The myth of the libertarian Internet.

The Myth of the Libertarian Internet

A blog about business and economics.
July 24 2012 9:06 AM

The Myth of the Libertarian Internet

Imagine a world in which airplane technology was advancing rapidly but digital communications technology was stagnating. I think libertarians would have a ready explaination. Aviation, though hardly unregulated, is supervised by the government for basic safety of operations and then firms and inventors are allowed to roam freely. The Internet, by contrast, is a cesspool of government intervention. Rather than founded on the independent spirit of the Wright Brothers, the Internet is literally the bastard offspring of a government civil defense program and European physics research consortium. The Internet consists of a bunch of wires that need to be run underground, generally under city streets, ensuring that construction can only happen with the cooperation of local political officials. The cable and telephone companies who provide access are regulated by both state and federal governments, often with inconsistent and overlapping schemes.

Software is a jumble of overlapping copyright and patent monopolies, mobile broadband only exists according to the whims of FCC spectrum auctions, and the basic vitality of the sector is consistently undermined rather than bolstered by a succession of Democratic and Republican administrations' efforts to create a pro-tech industrial policy to boost Silicon Valley as a national champion.


In aerospace, by contrast, the skies are wide open and free and U.S.-based aviation industry competes openly with Airbus, Bombardier, Embraer, and others all around the world. So is it any surprise that since deregulation under Carter and Reagan the passenger aviation industry has thrived while superregulated digital communications technology has become little more than an orgy of lobbying and rent-seeking? I'm not surprised.

The why questions always get immediately ideological. I’m Libertarian, I think it’s because the government has outlawed technology. We’re not allowed to develop new drugs with the FDA charging $1.3 billion per new drug. You’re not allowed to fly supersonic jets, because they’re too noisy. You’re not allowed to build nuclear power plants, say nothing of fusion, or thorium, or any of these other new technologies that might really work.
So, I think we’ve basically outlawed everything having to do with the world of stuff, and the only thing you’re allowed to do is in the world of bits. And that’s why we’ve had a lot of progress in computers and finance. Those were the two areas where there was enormous innovation in the last 40 years. It looks like finance is in the process of getting outlawed. So, the only thing left at this point will be computers and if you’re a computer that’s good. And that’s the perspective Google takes.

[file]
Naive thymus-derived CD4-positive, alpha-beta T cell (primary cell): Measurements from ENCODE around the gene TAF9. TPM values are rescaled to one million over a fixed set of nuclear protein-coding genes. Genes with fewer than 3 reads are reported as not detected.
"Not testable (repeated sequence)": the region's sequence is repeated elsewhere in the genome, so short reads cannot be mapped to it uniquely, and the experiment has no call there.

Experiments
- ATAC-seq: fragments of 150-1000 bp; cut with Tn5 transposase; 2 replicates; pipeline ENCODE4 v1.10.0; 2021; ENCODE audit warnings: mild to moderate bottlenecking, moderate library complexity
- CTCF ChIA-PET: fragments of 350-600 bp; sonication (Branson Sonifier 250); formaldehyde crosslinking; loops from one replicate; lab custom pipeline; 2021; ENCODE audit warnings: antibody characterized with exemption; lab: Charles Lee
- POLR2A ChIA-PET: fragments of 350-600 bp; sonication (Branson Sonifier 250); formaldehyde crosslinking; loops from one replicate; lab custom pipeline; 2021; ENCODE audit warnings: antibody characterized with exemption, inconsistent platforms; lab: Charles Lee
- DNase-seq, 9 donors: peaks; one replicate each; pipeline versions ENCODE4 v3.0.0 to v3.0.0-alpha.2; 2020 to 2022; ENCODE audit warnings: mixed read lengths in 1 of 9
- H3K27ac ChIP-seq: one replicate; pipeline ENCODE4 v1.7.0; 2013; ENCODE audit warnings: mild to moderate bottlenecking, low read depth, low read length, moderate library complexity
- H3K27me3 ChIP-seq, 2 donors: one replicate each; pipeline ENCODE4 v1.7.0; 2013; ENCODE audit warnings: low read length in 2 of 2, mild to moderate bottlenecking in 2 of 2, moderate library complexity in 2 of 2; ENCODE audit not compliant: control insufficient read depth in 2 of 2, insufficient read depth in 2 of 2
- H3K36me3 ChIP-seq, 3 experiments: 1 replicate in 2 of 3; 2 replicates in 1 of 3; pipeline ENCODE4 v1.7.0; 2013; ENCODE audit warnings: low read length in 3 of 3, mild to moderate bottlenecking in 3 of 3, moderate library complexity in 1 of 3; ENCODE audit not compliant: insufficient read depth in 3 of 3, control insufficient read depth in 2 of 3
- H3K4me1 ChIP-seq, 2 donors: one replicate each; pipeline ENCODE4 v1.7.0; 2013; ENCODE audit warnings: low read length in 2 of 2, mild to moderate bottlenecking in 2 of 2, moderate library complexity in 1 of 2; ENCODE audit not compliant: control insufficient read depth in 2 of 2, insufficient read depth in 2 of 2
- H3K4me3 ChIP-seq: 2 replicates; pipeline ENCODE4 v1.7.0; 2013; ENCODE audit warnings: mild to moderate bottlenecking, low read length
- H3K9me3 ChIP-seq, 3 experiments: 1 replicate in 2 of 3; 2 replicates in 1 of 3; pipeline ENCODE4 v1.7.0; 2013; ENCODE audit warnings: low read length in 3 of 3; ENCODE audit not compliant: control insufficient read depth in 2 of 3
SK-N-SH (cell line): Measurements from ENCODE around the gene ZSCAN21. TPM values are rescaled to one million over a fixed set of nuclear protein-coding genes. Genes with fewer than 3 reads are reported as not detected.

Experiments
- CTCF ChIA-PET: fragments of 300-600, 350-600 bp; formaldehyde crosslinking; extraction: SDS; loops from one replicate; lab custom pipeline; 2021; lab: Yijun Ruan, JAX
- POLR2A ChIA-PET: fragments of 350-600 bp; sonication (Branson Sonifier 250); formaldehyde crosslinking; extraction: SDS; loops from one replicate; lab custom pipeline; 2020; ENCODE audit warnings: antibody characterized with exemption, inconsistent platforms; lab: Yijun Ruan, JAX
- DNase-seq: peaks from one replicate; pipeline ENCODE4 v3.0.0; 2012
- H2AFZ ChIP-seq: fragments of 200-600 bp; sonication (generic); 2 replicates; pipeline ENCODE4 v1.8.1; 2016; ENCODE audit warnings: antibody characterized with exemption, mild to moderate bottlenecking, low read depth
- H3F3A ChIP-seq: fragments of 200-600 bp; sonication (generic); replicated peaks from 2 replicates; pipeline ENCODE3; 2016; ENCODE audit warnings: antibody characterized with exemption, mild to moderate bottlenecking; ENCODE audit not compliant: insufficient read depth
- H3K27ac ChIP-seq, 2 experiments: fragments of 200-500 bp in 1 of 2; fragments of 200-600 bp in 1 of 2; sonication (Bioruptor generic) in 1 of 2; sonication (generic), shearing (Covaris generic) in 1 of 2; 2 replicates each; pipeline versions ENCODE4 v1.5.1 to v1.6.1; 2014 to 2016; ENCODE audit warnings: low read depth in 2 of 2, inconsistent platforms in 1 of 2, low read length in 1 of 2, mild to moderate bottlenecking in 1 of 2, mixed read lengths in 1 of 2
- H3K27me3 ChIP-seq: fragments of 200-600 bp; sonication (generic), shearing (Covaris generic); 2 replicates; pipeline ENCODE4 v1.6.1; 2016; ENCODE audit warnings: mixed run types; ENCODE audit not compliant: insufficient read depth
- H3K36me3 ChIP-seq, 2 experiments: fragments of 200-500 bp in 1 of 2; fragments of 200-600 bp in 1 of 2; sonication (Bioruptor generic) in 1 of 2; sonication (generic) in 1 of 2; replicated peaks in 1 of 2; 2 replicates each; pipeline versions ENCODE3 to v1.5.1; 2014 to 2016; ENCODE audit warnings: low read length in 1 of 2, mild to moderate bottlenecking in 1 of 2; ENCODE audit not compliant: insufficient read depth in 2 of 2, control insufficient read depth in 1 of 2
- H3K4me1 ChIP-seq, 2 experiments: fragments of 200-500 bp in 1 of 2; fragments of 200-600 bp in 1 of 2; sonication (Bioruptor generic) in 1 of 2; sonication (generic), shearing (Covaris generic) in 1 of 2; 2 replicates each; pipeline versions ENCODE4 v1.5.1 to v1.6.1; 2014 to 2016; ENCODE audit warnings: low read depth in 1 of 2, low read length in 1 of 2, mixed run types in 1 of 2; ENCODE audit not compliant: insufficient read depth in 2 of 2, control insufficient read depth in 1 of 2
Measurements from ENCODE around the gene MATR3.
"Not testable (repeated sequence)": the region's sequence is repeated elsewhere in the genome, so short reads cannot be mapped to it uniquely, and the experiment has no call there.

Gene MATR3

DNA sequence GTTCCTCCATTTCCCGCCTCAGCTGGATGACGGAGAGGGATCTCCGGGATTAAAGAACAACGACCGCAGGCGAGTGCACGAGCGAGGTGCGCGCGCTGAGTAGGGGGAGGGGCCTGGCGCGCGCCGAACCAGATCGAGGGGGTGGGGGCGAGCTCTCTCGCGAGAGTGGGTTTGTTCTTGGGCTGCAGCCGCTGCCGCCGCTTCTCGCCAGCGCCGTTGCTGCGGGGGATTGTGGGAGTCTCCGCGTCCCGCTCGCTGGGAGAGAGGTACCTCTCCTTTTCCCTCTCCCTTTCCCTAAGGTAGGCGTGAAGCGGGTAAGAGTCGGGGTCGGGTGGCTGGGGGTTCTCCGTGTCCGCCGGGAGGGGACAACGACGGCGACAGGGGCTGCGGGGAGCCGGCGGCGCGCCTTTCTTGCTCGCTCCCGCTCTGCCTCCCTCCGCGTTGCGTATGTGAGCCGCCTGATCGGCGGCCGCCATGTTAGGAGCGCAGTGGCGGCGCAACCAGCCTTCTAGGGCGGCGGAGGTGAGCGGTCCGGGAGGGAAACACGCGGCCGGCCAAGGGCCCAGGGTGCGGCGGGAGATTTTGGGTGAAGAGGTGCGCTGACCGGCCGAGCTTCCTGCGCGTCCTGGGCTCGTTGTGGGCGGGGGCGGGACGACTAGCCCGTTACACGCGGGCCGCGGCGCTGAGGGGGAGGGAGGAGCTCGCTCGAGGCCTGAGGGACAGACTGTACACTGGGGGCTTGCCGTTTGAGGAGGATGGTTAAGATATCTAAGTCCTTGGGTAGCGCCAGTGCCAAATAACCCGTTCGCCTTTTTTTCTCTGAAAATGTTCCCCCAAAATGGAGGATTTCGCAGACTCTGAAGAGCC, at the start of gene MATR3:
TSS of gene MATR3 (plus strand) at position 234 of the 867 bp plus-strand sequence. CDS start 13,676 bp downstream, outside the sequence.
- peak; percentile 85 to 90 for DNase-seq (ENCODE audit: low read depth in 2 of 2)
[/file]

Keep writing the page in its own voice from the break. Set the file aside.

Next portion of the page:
Oh wait. This isn't to say that Thiel is wrong, exactly, but I think letting the questions become "immediately ideological" is confusing the issue. It's true that one reason we don't fly supersonic jets is that people find them annoying and so it's generally illegal. But it's not as if the physical infrastructure of broadband Internet can be built without government permission either. So one question you might ask is why. Is supersonic jet technology unimpressive because the voters wouldn't give it permission to become impressive, or did the voters not feel like giving it permission because it wasn't very impressive? Self-driving cars face a lot of potential regulatory hurdles, but as best I can tell jurisdictions are generally moving to welcome them precisely because the technology seems genuinely impressive.

One of the nice things about "the government" is that there are different governments in different places, so when outcomes are due to government policy you should expect to see them vary from place to place. The most advanced passenger rail technology, for example, exists in places (France, Spain, Japan, China) where the government has decided to deploy it but not elsewhere. Self-service gasoline doesn't exist in New Jersey because of a specific government policy, just as you can buy takeout beer at a bar in Pennsyvlania but not most other states because of specific government policies. The state of broadband infrastructure does indeed vary considerably from place to place largely because public policy varies. Some drugs that are prescription-only here are widely available abroad , but to the best of my knowledge there are no mind-blowing Japanese miracle cures that the FDA is keeping from our shores.

But the basic fact that computers have advanced a lot and passenger aviation has only advanced a little is a global constant. Even where super-sonic jets were allowed on the transatlantic routes they were a commercial failure. Perhaps if they'd succeeded the politics would have changed and they'd have been allowed more broadly on overland routes. But if you commit yourself in advance to an rigid ideological identity then cause and effect start to look much simpler simpler than they really are.

Matthew Yglesias is the executive editor of Vox and author of The Rent Is Too Damn High.

  Slate Plus
May 25 2015 10:32 AM The “Making the Case” Transcript Read Dahlia Lithwick’s conversation with one of the lawyers who argued last months’ big gay-rights case at the Supreme Court.